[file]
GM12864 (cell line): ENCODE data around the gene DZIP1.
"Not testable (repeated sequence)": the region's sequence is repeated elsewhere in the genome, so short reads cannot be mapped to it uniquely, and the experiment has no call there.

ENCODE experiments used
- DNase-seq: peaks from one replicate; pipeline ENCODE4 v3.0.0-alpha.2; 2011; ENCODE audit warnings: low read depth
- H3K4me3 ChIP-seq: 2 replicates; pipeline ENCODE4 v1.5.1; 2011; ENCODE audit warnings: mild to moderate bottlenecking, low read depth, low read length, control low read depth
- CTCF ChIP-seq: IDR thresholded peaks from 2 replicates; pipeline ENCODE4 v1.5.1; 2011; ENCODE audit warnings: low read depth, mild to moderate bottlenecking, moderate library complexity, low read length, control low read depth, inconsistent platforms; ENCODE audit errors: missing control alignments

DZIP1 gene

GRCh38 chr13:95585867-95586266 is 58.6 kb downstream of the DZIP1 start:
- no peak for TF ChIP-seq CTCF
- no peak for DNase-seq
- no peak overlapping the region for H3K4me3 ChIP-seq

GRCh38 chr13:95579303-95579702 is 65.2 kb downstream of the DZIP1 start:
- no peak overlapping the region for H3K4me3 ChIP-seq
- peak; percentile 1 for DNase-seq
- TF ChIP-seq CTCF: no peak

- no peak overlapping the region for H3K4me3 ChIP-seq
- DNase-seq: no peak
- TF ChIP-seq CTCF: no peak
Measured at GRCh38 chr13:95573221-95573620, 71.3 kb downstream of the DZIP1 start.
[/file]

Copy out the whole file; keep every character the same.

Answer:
GM12864 (cell line): ENCODE data around the gene DZIP1.
"Not testable (repeated sequence)": the region's sequence is repeated elsewhere in the genome, so short reads cannot be mapped to it uniquely, and the experiment has no call there.

ENCODE experiments used
- DNase-seq: peaks from one replicate; pipeline ENCODE4 v3.0.0-alpha.2; 2011; ENCODE audit warnings: low read depth
- H3K4me3 ChIP-seq: 2 replicates; pipeline ENCODE4 v1.5.1; 2011; ENCODE audit warnings: mild to moderate bottlenecking, low read depth, low read length, control low read depth
- CTCF ChIP-seq: IDR thresholded peaks from 2 replicates; pipeline ENCODE4 v1.5.1; 2011; ENCODE audit warnings: low read depth, mild to moderate bottlenecking, moderate library complexity, low read length, control low read depth, inconsistent platforms; ENCODE audit errors: missing control alignments

DZIP1 gene

GRCh38 chr13:95585867-95586266 is 58.6 kb downstream of the DZIP1 start:
- no peak for TF ChIP-seq CTCF
- no peak for DNase-seq
- no peak overlapping the region for H3K4me3 ChIP-seq

GRCh38 chr13:95579303-95579702 is 65.2 kb downstream of the DZIP1 start:
- no peak overlapping the region for H3K4me3 ChIP-seq
- peak; percentile 1 for DNase-seq
- TF ChIP-seq CTCF: no peak

- no peak overlapping the region for H3K4me3 ChIP-seq
- DNase-seq: no peak
- TF ChIP-seq CTCF: no peak
Measured at GRCh38 chr13:95573221-95573620, 71.3 kb downstream of the DZIP1 start.